Swindon Town
The County Ground




Ground No. 111
Visited - Saturday 16th December 2006
Result - Swindon Town 2-1 Bristol Rovers
Competition - Coca-Cola League 2
Attendance - 10,010

When the fixtures for the 2006/07 season came out, Swindon vs Bristol Rovers was one of the first neutral games that I drew a circle round, with the prospect of a local derby making a trip to the County Ground more appealing. I had actually been to the ground before, in June ’04, to take a few pictures, however, not having seen a game, then it didn’t count towards the 92 total.

Surprisingly, the match in question had been kept at a Saturday, 3pm kick-off, and with tickets available on the gate it meant that I didn’t have to leave home at too ridiculous a time, catching the 8:40am train from Wolverhampton, with the journey going well, arriving into Swindon on time, just after 11am.

As usual, I went down to the ground early, and after buying a ticket first, I managed to get into the ground to take a few pictures. Coming in through the Arkells Stand, to the left was the Stratton Bank. An uncovered former terrace, which stretched back further than its height really showed, with the rake of the seating being fairly shallow. Next to that, and running the length of the pitch was the Nationwide Stand. The newest structure at the ground, it was a fair sized, all-seated stand, split into two levels, both of which were fairly steep. At the far end was the Town End, which was another former terrace with seats bolted on. This stand had a particularly low roof, which with a large overhang, made the stand look smaller than it actually was. Finally, completing the picture was the Arkells Stand itself, which was a good sized, all-seated stand. Built in 1971, it was showing its age a little bit compared to the Nationwide Stand opposite, but still had a number of interesting features, including a decorative fence around the directors seating and a ‘no mans land’ separating home and away fans, where a block of seating had been removed to leave a section of bare terracing covered by netting. Originally it had been built with only an upper section of seating that was raised from the ground, however it has since had a lower part added, but this falls short of each end, leaving a bare wall at the ends of the pitch. From the outside, the stand is vaguely reminiscent of the East Stand at Highbury, with cream-white pillars at regular intervals along the fa├žade.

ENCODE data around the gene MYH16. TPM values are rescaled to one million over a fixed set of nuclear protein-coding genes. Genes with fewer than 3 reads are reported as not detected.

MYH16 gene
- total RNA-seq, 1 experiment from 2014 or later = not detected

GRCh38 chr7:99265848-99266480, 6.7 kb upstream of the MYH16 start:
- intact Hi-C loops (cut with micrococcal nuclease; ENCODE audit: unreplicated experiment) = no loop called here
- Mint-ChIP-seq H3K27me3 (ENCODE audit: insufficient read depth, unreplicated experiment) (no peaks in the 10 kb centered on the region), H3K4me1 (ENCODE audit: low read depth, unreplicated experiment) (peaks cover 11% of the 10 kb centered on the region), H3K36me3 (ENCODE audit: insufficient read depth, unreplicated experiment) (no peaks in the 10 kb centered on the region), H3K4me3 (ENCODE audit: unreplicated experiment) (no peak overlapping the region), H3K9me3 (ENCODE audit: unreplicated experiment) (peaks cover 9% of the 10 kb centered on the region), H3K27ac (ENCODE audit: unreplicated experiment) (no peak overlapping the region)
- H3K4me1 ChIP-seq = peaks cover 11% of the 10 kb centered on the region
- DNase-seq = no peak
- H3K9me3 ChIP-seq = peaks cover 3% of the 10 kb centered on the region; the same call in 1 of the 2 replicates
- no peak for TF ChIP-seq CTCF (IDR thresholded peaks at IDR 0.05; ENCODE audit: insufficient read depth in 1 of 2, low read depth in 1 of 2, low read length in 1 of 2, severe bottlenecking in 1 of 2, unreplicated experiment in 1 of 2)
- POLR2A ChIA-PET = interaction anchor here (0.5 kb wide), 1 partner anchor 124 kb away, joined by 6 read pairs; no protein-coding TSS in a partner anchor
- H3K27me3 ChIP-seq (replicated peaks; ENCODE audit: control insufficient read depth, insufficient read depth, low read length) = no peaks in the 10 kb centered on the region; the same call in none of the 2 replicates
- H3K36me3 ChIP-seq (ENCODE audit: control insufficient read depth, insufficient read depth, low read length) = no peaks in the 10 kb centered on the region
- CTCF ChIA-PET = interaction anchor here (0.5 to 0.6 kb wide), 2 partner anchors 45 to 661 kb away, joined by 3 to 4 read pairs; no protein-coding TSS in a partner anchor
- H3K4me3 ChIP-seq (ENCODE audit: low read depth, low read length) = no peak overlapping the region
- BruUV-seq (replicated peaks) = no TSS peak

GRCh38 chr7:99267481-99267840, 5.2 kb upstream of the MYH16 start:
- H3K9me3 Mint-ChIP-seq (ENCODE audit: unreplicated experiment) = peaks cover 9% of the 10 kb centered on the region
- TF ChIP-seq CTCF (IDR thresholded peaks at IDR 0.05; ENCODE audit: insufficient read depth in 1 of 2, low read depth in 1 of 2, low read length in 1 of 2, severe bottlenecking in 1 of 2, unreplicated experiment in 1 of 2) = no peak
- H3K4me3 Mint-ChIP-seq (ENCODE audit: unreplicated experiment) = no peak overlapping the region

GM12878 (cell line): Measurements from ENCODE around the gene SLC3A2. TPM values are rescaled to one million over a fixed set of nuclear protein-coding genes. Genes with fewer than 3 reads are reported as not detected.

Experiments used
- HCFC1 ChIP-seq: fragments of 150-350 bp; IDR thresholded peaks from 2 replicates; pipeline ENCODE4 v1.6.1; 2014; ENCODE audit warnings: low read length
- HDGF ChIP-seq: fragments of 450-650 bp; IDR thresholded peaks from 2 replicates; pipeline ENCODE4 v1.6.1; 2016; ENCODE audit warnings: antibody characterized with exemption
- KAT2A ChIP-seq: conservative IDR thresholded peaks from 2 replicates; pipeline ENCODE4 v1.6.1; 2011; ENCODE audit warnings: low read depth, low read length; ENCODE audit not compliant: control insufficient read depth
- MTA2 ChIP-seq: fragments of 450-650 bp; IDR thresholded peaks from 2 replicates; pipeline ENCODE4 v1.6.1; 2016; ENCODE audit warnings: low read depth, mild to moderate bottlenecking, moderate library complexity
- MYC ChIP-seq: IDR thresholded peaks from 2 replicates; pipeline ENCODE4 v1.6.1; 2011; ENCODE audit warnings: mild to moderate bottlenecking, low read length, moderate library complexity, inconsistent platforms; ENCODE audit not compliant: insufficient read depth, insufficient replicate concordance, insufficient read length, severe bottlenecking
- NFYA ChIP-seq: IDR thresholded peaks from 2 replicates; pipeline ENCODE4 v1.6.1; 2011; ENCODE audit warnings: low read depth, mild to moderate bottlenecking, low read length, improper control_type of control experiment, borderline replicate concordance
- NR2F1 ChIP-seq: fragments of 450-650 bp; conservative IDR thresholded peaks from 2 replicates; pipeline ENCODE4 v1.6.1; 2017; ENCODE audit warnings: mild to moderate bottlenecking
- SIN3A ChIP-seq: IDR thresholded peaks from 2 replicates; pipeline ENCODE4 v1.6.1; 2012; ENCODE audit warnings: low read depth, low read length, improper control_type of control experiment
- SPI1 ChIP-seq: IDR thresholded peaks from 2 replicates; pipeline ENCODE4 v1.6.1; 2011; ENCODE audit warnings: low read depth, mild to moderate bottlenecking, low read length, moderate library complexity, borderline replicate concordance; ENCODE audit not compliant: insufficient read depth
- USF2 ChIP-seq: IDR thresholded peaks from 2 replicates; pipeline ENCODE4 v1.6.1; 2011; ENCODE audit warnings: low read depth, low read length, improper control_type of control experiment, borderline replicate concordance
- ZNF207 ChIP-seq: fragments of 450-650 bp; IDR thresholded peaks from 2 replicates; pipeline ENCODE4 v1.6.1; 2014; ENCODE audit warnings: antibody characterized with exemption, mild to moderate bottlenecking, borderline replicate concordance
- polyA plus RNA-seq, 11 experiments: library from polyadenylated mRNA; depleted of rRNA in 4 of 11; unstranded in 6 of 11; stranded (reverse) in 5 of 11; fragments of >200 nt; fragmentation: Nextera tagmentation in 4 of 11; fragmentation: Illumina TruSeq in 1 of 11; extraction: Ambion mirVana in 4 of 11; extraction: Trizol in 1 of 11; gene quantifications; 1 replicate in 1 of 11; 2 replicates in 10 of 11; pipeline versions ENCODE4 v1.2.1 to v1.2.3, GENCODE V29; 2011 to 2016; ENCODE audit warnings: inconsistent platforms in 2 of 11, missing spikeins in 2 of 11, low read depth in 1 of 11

One thing that had changed since my last visit was the erection of advertising hoardings along the rear of the Town End. Whilst probably bringing in much needed revenue, they had ruined the previous bare look of the stand, which I had somewhat liked. The Nationwide still looked impressive with a row of trees and an area of grass behind it, giving the impression that the ground is in a nice parkland setting, like say the KC Stadium at Hull, however the ‘Magic Roundabout’ plus terraced housing in the vicinity soon give away the grounds urban location, with it being located just a short walk from the town centre. Finally, like the spire of a church, four large floodlights stood in each corner of the ground, helping to give it a classic look, especially after dark with beams of light shooting down towards the pitch.